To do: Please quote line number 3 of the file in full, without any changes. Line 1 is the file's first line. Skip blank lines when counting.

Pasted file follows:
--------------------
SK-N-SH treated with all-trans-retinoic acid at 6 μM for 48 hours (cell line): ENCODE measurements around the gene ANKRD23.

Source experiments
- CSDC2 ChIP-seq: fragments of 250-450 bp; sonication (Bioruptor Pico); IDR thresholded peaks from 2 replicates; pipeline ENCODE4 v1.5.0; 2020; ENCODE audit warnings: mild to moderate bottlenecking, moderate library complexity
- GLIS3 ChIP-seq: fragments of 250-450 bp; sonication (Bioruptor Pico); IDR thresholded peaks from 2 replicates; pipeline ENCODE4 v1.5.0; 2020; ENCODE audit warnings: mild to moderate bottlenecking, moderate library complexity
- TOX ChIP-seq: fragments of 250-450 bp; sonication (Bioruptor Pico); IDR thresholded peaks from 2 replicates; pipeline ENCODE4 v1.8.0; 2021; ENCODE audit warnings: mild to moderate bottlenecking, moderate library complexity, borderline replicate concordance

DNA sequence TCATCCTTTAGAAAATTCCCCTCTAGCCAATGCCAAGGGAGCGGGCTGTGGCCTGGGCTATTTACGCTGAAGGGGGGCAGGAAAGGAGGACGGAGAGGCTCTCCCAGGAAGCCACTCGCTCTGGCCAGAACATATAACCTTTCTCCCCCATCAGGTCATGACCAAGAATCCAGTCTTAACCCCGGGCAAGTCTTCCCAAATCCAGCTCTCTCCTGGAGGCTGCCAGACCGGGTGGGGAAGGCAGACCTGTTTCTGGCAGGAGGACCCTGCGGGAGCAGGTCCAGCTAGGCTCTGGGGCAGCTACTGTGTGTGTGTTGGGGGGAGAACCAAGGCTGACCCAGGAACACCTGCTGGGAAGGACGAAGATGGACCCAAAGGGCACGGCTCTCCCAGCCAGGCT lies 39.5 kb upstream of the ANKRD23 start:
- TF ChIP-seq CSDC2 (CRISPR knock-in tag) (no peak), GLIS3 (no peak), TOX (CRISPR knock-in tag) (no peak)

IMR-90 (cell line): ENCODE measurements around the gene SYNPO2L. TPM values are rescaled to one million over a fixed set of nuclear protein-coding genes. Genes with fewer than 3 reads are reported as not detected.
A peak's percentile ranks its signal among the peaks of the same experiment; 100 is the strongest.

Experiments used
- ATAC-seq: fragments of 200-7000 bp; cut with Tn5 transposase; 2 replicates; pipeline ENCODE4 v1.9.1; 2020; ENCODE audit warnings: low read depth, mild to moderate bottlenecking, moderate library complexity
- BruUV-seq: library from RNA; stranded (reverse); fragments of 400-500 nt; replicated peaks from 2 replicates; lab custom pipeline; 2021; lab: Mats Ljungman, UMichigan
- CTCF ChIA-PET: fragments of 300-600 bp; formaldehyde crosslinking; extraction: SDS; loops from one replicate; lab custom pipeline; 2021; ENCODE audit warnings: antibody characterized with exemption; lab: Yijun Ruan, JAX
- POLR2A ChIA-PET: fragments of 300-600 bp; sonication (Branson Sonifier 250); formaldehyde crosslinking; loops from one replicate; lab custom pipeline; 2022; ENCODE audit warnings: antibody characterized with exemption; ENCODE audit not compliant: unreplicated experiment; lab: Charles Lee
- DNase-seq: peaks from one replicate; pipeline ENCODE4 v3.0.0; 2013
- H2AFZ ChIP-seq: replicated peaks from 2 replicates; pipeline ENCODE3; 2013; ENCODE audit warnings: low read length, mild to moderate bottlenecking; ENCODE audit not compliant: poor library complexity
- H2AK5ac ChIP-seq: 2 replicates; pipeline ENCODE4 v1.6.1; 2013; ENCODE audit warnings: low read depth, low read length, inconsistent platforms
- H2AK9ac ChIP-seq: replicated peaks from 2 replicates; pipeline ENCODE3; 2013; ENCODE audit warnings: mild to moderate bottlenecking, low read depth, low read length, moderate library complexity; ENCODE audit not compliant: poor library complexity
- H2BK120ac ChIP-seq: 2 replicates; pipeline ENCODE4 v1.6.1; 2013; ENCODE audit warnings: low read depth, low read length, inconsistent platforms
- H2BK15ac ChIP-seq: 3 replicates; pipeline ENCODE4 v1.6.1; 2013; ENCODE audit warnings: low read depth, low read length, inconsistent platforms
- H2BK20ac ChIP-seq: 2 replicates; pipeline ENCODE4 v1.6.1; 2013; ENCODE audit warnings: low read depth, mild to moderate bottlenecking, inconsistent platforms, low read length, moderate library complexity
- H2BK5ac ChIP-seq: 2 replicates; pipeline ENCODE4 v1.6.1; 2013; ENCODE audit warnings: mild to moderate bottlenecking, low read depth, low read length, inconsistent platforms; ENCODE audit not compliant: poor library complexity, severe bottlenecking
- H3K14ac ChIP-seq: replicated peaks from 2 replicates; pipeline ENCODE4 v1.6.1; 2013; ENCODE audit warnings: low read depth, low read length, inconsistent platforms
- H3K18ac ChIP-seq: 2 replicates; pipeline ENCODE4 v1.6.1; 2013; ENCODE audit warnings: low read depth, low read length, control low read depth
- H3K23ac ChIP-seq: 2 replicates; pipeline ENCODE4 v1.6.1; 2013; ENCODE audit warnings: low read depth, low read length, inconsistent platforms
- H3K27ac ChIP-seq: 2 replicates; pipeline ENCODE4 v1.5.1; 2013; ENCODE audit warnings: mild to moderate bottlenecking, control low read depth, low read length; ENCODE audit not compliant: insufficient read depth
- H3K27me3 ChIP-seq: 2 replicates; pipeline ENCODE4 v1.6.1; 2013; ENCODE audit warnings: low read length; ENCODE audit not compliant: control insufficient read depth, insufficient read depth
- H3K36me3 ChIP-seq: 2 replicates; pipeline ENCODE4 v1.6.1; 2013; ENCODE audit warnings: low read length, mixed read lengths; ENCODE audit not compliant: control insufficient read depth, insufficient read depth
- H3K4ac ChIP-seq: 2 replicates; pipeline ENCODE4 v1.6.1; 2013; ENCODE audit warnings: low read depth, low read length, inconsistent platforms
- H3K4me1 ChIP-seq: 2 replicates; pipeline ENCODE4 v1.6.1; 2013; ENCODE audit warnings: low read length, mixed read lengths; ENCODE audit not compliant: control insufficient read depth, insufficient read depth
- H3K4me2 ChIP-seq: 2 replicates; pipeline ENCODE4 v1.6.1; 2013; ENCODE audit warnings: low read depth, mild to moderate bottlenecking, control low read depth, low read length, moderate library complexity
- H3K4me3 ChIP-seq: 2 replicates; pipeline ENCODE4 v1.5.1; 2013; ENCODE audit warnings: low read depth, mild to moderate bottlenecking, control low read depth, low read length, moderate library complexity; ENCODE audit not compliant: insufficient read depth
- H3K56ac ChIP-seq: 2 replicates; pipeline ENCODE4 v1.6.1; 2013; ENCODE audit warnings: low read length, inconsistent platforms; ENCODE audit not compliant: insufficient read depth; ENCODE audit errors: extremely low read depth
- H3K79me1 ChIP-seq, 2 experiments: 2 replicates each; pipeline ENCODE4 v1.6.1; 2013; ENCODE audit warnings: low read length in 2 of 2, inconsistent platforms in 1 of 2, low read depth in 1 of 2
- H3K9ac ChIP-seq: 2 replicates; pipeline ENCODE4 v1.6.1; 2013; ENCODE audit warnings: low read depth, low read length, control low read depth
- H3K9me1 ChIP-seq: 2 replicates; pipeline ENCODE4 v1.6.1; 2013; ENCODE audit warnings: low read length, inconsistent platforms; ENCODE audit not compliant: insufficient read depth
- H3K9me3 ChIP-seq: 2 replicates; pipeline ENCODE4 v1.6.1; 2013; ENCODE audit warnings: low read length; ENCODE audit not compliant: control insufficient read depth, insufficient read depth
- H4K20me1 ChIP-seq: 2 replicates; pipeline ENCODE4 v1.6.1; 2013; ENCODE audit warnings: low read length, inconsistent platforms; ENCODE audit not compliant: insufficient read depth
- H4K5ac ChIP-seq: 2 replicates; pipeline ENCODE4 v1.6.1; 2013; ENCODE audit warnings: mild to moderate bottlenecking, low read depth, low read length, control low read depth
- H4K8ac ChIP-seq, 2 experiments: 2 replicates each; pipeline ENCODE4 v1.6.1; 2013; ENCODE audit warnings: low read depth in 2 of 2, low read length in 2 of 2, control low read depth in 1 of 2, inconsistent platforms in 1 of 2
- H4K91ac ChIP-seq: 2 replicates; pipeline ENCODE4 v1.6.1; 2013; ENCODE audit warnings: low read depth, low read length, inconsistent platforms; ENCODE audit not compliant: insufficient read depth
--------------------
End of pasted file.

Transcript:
- CSDC2 ChIP-seq: fragments of 250-450 bp; sonication (Bioruptor Pico); IDR thresholded peaks from 2 replicates; pipeline ENCODE4 v1.5.0; 2020; ENCODE audit warnings: mild to moderate bottlenecking, moderate library complexity